For example, the destination airport may demand different restrictions compared to the home airport; overseas passengers may struggle with translation of notices; discussions between passengers arising due to some individuals not respecting the social distance (perhaps because they are in a hurry) and/or not taking adequate hygienic precautions (e.g. sneezing into the elbow).

2. Increased presence of automation and robots

Airports can rely on increased automation as a means of reducing contact between staff and passengers. Automated information kiosks are already a reality in many airports, and it is likely that these will be enhanced with more Artificial Intelligence and decision making software.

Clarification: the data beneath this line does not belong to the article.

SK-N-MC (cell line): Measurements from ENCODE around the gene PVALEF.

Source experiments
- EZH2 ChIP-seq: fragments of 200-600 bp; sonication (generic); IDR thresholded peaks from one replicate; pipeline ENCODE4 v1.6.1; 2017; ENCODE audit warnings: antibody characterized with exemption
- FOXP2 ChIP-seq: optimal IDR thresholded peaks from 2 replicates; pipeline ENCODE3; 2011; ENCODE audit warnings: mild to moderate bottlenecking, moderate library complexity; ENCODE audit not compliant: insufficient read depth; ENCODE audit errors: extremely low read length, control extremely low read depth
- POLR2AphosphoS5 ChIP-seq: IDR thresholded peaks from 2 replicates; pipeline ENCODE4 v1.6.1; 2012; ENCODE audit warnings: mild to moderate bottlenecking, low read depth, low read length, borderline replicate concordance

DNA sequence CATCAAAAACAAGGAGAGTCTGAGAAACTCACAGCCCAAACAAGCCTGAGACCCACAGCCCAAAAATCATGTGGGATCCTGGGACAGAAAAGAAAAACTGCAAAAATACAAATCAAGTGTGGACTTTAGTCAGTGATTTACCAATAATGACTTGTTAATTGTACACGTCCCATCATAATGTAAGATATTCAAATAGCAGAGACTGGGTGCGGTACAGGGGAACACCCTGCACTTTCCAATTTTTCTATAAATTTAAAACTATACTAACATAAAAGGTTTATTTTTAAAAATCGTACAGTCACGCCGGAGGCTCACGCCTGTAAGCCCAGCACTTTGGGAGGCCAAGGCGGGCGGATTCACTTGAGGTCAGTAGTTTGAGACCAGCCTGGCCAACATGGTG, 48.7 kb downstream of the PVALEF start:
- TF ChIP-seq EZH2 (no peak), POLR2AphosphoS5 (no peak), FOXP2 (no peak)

Today there are promising developments using robots for:

  • Providing information to transit passengers
  • Collecting baggage from passengers
  • Security surveillance
  • Cleaning and disinfecting operations

The crisis could accelerate the trend towards increased airport robotization, a trend that was already expected to peak by 2030 before the COVID-19 outbreak.  Besides the intrinsic potential for cost-saving arising from increased automation, these solutions bring the added benefit of protecting both staff and passengers by reducing the need for close interaction between these social groups. 

An important element influencing the pace of deployment will be the quality of passenger-robot interaction, as this will impact passenger satisfaction. Thus, the selection of these solutions needs to consider not only the quality of human interaction from an operational perspective, but also from a passenger experience point of view.